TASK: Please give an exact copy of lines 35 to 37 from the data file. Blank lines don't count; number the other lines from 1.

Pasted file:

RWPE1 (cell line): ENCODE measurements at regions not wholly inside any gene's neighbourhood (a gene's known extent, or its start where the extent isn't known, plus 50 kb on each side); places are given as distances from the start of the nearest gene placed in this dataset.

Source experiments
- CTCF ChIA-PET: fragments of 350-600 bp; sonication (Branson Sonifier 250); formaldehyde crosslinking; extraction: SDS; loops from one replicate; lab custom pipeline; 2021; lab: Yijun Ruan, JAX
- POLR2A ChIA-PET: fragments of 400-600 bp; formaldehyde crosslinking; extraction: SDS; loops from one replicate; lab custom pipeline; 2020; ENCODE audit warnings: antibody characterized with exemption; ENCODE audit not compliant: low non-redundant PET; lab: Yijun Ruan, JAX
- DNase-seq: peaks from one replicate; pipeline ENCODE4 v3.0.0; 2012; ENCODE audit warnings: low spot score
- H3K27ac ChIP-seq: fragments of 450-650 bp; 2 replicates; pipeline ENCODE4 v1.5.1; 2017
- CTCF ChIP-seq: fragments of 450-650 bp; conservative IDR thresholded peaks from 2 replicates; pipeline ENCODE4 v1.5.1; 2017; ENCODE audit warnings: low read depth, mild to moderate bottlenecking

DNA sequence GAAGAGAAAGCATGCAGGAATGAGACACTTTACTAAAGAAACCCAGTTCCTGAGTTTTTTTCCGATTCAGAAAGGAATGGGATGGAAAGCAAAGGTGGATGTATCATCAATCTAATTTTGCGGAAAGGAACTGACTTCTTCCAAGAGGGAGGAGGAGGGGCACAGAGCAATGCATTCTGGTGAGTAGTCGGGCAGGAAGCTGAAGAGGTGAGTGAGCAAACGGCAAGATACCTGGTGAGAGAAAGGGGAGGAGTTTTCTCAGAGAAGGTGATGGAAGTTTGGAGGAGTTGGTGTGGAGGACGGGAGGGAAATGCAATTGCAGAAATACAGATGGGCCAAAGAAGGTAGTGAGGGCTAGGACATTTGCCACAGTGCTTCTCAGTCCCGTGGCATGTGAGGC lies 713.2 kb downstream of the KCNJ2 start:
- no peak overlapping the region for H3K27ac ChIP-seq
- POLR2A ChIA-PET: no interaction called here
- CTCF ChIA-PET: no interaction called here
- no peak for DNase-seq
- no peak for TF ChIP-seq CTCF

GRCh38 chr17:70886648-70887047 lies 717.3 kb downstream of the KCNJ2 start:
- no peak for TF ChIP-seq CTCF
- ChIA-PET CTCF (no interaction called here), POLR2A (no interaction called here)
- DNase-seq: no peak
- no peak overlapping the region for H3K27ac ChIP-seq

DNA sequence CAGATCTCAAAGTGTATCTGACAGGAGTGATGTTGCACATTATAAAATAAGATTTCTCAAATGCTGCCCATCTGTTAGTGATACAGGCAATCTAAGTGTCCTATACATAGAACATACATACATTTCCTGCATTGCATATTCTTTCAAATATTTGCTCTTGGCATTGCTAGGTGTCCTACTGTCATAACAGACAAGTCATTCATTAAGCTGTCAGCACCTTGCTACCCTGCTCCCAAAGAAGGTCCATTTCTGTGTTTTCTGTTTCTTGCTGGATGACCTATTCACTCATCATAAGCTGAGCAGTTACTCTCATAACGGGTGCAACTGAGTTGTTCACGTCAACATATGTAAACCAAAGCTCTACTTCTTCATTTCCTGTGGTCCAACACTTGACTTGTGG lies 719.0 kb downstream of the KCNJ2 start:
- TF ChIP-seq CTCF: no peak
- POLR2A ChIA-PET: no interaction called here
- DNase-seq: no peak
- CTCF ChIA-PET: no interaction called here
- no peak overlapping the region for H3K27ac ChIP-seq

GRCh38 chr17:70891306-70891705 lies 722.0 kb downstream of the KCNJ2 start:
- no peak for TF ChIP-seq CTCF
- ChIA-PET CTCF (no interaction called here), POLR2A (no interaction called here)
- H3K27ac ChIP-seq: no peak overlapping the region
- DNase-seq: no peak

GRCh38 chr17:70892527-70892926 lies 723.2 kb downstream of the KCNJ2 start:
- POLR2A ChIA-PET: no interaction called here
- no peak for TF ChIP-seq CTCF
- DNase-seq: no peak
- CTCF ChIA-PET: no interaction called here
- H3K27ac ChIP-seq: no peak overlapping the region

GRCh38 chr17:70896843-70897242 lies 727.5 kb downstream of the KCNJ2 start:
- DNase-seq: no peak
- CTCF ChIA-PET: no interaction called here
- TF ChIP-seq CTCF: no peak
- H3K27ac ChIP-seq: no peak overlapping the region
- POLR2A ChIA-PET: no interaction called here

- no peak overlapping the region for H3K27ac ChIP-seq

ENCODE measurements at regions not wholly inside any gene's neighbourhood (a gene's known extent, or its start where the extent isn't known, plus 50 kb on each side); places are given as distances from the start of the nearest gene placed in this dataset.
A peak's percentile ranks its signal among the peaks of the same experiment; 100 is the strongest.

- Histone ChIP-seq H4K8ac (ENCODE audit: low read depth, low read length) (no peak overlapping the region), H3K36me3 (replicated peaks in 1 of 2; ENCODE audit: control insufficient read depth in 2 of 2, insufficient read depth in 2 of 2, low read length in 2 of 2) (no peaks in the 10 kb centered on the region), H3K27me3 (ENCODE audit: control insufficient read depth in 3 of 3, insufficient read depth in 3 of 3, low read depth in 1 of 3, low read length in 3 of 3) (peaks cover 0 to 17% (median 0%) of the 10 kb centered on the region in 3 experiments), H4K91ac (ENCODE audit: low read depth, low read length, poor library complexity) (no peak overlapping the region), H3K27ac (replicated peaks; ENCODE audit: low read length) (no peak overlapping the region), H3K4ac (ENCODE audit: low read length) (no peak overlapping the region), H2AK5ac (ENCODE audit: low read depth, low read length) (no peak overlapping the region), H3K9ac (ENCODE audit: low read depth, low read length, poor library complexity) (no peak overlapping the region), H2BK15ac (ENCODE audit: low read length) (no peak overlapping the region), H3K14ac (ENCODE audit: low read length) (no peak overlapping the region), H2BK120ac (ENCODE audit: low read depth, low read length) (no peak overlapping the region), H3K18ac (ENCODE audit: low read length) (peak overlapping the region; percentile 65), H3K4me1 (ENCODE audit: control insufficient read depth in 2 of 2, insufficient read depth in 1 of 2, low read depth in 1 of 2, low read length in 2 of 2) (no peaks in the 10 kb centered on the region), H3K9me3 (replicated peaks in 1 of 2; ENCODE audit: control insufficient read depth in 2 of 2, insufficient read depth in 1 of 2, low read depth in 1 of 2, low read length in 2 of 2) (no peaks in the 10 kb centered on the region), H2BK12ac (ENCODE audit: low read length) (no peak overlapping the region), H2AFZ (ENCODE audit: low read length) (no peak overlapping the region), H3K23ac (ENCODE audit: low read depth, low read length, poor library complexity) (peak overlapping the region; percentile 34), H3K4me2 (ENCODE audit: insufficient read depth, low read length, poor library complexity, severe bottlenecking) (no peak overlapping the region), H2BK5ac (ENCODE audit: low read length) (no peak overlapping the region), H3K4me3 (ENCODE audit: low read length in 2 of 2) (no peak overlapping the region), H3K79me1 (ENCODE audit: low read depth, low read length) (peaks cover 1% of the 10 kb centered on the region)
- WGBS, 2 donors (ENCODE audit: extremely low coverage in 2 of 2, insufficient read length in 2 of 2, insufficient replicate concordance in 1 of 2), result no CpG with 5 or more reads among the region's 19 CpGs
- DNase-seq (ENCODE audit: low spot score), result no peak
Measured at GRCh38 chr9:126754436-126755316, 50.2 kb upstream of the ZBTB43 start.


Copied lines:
- H3K27ac ChIP-seq: no peak overlapping the region

GRCh38 chr17:70896843-70897242 lies 727.5 kb downstream of the KCNJ2 start:
- DNase-seq: no peak